Feeling fatigued? Stressed? Trouble sleeping? Muscle aches and pains? Magnesium might just be what you’re missing!
Discover what magnesium does, where to get it, and how much you need each day.
What is magnesium?
Magnesium is a mineral that plays a vital role in the body’s bone structure and cellular reactions. As a cofactor for more than 300 enzymatic reactions within the body, magnesium is crucial in:
- energy (ATP) metabolism
- protein synthesis
- muscle and nerve function
- blood glucose control
- blood pressure regulation.
What foods have magnesium?
In general, foods that contain fibre will also be a good source of magnesium, including leafy green vegetables, legumes, nuts, seeds and whole grains.
Magnesium foods to look for include pumpkin seeds, chia seeds, almonds, spinach, soymilk and brown rice.
What are the different forms of magnesium?
There are many different forms of magnesium (we’ll be covering the most common) which is important to know when considering supplementation.
Some may be useful for topical application, while others can be taken internally.
Let’s start with those luscious epsom salts, also known as magnesium sulphate. For external use only, epsom salts can be used by adding one to two cups to a warm bath.
Via skin absorption these salts may help to calm the mind and re-energise the body.
Some epsom salts include the addition of essential oils and these should be avoided in pregnancy. If you are ever unsure, it is always best to consult your medical professional.
Magnesium chloride is another form of magnesium that, as flakes, can be used in a warm bath for trans-dermal absorption.
Magnesium chloride is also often used in lotions, gels, oils or creams which can be directly applied to the skin and tired muscles such as the lower back or legs.
Often also combined with essential oils, the formulation can help induce a peaceful night sleep and relax the nervous system.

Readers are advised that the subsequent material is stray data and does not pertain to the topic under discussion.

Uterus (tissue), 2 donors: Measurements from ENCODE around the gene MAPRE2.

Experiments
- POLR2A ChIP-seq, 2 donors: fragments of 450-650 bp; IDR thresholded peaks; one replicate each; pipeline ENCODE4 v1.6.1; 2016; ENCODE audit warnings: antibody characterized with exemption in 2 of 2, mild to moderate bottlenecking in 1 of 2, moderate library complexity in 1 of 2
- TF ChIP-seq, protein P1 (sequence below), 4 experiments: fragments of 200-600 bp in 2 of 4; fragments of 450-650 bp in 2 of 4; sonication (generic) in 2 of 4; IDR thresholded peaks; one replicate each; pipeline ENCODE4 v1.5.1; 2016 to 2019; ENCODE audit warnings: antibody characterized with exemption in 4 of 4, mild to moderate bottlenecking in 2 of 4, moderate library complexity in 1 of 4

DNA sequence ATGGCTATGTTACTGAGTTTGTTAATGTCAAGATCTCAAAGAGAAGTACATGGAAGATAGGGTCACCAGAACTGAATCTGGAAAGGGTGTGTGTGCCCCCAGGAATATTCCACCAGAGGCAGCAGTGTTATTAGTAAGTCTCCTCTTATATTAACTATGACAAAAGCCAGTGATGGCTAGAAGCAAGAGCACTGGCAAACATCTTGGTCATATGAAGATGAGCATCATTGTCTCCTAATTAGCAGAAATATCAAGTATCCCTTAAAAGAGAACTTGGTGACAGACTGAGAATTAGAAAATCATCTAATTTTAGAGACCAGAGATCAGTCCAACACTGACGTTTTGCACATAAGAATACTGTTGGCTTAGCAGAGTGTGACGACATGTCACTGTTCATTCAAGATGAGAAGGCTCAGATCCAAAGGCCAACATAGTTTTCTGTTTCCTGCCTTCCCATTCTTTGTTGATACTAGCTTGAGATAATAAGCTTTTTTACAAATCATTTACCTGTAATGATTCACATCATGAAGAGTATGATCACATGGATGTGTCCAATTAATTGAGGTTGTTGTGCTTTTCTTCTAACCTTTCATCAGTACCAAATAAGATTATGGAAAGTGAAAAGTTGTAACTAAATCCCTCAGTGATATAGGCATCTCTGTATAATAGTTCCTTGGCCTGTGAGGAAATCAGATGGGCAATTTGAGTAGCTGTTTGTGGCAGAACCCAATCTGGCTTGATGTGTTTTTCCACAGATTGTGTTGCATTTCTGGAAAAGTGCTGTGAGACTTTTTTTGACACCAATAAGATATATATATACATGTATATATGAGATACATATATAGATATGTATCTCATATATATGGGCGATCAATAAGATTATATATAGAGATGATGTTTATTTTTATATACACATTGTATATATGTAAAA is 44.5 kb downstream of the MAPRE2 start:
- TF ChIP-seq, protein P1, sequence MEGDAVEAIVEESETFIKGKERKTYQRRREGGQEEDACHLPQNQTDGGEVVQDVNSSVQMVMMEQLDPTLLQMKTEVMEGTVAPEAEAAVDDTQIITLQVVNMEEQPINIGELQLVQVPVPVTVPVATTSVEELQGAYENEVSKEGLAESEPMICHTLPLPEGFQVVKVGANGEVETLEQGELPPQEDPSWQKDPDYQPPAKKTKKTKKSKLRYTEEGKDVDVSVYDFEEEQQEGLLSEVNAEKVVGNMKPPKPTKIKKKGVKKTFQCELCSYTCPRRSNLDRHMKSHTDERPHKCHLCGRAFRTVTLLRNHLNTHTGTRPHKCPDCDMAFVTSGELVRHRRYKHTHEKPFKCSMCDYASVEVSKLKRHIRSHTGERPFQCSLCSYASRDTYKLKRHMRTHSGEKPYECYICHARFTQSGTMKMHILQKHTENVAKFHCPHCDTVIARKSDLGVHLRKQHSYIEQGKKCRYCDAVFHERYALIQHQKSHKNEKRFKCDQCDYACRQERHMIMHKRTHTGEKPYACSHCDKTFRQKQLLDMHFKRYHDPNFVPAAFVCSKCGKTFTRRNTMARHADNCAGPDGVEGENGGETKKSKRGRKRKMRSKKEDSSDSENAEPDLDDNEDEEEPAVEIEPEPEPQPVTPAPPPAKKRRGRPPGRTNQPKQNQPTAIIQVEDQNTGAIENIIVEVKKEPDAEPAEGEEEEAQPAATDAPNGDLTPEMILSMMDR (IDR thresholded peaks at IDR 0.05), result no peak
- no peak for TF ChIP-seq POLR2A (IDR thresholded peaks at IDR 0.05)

When it comes to ingesting magnesium by way of supplementation, look out for the form with the highest bioavailability and absorption.
- magnesium glycinate is a very stable form of magnesium that is less likely to cause gastrointestinal upset such as cramps, discomfort and diarrhea.
- magnesium citrate naturally occurs in the body, so it is also well absorbed and fast acting. It does pull water into the bowel which can have a laxative effect and possibly softer stools. In such cases, dosage may need to be adjusted.
- magnesium oxide is another form of magnesium that is commonly found in supplements.
Depending on the product, magnesium supplements may also contain synergistic ingredients such as B vitamins, electrolytes and herbs to support energy production, and to support a healthy nervous system.
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How much magnesium do you need?
The amount of amount magnesium you need each day varies depending on your age and gender:
The recommended daily intake (RDI) for children is:
- 80mg/day for kids aged 1 - 3 years
- 130mg/day between the ages of 4 - 8 years of age
- 240mg/day for 9-13 year olds.
- 410mg/day for boys aged 14-18 years
- 360mg/day for girls aged 14-18 years
In adults, the RDI of magnesium is:
- 310mg/day for women under 30 years of age , which increases to 320mg/day for women over 30.
- 400mg/day, which increases to 420mg/day for men over 30.
What is magnesium good for and should you be considering it?
Based on magnesium’s many functions within the human body, supplementation may play an important role in eradicating certain symptoms associated with nervous system functioning, cellular energy, musculoskeletal health, and general health and wellbeing, particularly when dietary intake is inadequate.
Blood glucose levels and insulin resistance
When it comes to disease states such as diabetes and metabolic syndrome, the importance of adequate magnesium status is evident.
Low dietary levels and low serum magnesium proves to be a risk factor for developing metabolic syndrome. Similarly, studies have shown that a 100 mg/day increase in total magnesium intake reduced the risk of diabetes.
Stress relief & restful sleep
Studies have shown that when it comes to stress, magnesium supplementation may help to regulate the nervous system, promote a healthy stress response and thus reduce cortisol (our stress hormone) output.
Magnesium may also help to reduce the occurrence of restless sleep and may support calming the mind to help support sleep health.
Premenstrual syndrome (PMS)
Magnesium supplementation may also be a useful treatment for premenstrual syndrome with some evidence suggesting that supplementation can improve symptoms of PMS associated with altered mood and fluid retention.
When it comes to skeletal health, magnesium is involved in bone formation and supports the body’s bone health by regulating vitamin D.
There are studies supporting the use of magnesium supplementation in reducing bone loss and bone turnover in postmenopausal women with osteoporosis.
Mineral supplements should not replace a balanced diet. They can only be of assistance if the dietary intake is inadequate, and if you believe you may be deficient in magnesium, always consult your health professional first.
Reviewed by the healthylife Advisory Board October 2021